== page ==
Justice Kennedy dissents, joined by Justice Alito, finding this case to be controlled by Monsanto and Caplin & Drysdale. (Principal dissent at 1-11). They also object that the result here perversely rewards criminals sophisticated enough to spend, conceal, or launder stolen or fraudulently obtained property: “The true winners today are sophisticated criminals who know how to make criminal proceeds look untainted.” (Principal dissent at 12). Justice Kagan dissents separately, agreeing that the Court’s precedent controls here, though acknowledging that precedent is “troubling.” (Kagan dissent at 1).

As we said in our post on the cert grant, this decision is of interest primarily to federal practitioners, especially those defending clients with assets accused of violating health care or banking laws. Wisconsin has a number of statutes providing for the forfeiture of property used in or traceable to a criminal offense (listed in our post on Kaley), but unlike the federal statutes at issue in this case, our statutes don’t provide for pretrial seizure of the assets. Should the state ever try to use one of our statutes to seek pre-trial restraint of assets, this decision provides some ammunition for a Sixth Amendment argument against the attempt.

Note, though, that the opinion’s precedential value is unclear because the unusual 4-1-3 line-up means the rationale for finding the asset freeze violates the Sixth Amendment doesn’t earn a clear majority of votes. Marks v. United States, 430 U.S. 188, 193 (1977), held that when the Court issues a splintered plurality decision, courts interpreting that decision should regard the opinion of the Justice concurring on the “narrowest grounds” as the Court’s ultimate holding. Determining the “narrowest grounds” is easier said than done, and it’s not clear that it can be done at all here, as the concurrence is strongly at odds with and critical of the plurality’s reasoning.

Lawyers representing defendants without assets to freeze or forfeit might take note of the bit of back-and-forth between the plurality and principal dissent about the indigent defense system. The plurality suggests that freezing a defendant’s assets has the effect of consigning the defendant to “fall back upon publicly paid counsel, including overworked and underpaid public defenders.” (Slip op. at 15). The public defender system already suffers from limited resources, and accepting the Government’s argument “would—by increasing the government-paid-defender workload—render less effective the basic right the Sixth Amendment seeks to protect.” (Id.). The principal dissent responds:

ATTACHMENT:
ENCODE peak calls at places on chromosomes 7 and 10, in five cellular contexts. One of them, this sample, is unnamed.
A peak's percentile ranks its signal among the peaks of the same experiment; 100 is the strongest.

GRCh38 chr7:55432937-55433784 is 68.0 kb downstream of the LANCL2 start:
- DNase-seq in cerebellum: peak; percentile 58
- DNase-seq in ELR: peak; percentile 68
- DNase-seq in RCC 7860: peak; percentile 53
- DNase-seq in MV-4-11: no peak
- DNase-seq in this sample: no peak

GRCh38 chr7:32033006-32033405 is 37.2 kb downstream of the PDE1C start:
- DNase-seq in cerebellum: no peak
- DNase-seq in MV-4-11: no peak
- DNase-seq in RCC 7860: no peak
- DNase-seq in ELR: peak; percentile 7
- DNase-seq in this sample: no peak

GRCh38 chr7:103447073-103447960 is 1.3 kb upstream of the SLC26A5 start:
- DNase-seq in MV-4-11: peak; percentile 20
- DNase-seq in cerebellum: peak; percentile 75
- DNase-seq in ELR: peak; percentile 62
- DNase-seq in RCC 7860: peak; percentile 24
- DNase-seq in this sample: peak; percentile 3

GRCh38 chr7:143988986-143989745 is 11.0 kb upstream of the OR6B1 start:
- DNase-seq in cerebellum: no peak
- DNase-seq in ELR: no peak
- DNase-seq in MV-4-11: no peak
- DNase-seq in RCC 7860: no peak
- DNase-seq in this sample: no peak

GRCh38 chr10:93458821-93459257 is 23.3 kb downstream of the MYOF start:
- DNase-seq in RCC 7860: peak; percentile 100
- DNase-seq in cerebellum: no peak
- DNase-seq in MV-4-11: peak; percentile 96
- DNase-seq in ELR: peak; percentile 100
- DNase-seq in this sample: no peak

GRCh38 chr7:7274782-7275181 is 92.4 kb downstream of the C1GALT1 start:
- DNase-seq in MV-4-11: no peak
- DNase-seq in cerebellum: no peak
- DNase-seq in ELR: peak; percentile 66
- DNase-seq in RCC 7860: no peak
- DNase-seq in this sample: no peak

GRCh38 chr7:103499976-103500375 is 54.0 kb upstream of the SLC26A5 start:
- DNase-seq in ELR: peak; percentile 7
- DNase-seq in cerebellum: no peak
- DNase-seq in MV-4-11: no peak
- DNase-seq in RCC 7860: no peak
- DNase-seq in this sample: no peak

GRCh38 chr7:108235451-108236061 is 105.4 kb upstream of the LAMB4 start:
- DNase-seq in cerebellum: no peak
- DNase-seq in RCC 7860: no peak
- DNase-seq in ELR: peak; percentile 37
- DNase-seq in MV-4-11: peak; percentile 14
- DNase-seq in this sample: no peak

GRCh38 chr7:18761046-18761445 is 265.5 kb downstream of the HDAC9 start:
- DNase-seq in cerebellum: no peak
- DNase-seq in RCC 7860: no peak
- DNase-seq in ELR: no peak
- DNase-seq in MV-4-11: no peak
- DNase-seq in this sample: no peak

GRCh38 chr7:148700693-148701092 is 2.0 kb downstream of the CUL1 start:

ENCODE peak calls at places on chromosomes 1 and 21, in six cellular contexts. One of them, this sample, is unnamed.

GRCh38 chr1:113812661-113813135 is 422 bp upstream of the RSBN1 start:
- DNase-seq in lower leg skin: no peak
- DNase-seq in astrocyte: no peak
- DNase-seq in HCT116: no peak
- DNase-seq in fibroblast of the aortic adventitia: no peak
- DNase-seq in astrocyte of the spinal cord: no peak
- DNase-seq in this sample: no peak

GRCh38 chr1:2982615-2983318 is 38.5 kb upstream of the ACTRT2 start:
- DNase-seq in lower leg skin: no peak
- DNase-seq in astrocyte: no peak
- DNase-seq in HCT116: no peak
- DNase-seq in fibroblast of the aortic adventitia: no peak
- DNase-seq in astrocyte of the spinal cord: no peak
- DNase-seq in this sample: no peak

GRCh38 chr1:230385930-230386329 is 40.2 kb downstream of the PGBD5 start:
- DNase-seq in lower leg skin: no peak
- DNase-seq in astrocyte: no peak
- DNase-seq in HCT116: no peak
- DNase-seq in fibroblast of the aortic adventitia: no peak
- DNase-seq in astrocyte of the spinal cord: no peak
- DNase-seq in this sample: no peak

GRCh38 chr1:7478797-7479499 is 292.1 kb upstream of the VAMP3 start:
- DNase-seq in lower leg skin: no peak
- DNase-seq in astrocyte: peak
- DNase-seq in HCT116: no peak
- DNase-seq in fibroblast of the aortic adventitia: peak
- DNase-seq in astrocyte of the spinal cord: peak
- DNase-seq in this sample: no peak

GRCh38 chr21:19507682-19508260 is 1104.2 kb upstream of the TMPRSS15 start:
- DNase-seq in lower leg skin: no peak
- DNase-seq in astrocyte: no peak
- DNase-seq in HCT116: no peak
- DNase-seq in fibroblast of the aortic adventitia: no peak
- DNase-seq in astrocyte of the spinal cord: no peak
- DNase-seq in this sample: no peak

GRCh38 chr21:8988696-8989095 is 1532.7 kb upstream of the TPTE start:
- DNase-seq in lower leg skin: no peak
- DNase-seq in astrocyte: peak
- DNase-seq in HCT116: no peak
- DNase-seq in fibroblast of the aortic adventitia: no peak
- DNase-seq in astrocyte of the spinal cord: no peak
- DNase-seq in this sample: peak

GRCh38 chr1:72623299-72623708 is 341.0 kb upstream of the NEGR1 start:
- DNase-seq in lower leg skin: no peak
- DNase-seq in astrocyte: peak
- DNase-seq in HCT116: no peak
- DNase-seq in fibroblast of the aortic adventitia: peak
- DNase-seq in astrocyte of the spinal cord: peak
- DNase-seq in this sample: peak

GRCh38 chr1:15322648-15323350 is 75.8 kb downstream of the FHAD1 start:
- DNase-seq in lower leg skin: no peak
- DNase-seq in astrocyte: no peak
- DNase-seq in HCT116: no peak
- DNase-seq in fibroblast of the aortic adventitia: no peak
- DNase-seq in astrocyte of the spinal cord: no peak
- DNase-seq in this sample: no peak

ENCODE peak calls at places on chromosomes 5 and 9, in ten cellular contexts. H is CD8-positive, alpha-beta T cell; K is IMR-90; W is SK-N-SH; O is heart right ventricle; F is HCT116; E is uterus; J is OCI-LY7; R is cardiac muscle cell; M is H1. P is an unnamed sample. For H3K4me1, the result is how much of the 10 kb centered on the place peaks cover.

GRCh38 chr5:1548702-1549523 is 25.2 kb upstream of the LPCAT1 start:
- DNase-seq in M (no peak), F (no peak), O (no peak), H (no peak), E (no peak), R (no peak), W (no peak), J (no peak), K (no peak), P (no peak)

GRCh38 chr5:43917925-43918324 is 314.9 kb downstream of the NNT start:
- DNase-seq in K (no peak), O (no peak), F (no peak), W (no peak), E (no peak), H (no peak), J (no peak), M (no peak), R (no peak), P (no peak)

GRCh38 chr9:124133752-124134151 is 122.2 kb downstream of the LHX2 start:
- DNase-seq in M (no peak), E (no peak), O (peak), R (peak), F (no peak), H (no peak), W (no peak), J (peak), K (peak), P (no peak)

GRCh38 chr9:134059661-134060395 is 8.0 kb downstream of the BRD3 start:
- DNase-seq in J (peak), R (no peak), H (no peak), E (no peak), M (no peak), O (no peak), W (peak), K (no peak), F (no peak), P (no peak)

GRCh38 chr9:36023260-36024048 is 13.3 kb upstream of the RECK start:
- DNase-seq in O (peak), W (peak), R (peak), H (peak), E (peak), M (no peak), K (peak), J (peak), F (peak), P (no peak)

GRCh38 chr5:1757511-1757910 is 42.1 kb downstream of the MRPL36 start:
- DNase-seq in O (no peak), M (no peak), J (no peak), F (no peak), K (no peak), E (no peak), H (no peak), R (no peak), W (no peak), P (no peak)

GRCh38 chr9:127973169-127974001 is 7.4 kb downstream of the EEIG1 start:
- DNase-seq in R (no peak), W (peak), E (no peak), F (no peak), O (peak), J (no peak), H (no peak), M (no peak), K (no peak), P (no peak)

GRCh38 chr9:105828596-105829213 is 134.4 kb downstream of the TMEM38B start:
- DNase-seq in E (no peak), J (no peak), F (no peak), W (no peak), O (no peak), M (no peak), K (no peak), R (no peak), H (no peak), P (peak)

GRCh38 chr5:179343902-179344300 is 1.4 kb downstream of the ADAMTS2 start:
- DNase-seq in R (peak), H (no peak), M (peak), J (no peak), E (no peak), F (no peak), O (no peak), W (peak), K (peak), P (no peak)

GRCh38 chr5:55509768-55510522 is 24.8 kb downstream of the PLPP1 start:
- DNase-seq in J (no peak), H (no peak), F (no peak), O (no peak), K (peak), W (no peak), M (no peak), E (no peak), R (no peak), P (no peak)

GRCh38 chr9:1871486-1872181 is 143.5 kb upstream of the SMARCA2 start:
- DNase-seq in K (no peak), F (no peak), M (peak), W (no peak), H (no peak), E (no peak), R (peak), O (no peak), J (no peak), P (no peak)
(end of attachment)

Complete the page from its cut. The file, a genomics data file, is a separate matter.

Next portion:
Neither Luis nor the plurality nor Justice Thomas suggests that Luis will receive inadequate representation if she is not able to use the restrained funds. And this is for good reason. Given the large volume of defendants in the criminal justice system who rely on public representation, it would be troubling to suggest that a defendant who might be represented by a public defender will receive inadequate representation. …. Since Luis cannot afford the legal team she desires [because of the restrained assets], and because there is no indication that she will receive inadequate representation as a result, she does not have a cognizable Sixth Amendment complaint.

The plurality does warn that accepting the Government’s position “would—by increasing the government-paid-defender workload—render less effective the basic right the Sixth Amendment seeks to protect.” Ante, at 15. Public-defender offices, the plurality suggests, already lack sufficient attorneys to meet nationally recommended caseload standards. Ibid. But concerns about the caseloads of public-defender offices do not justify a constitutional command to treat a defendant accused of committing a lucrative crime differently than a defendant who is indigent from the outset. The Constitution does not require victims of property crimes to fund subsidies for members of the private defense bar.

(Principal dissent at 14-15).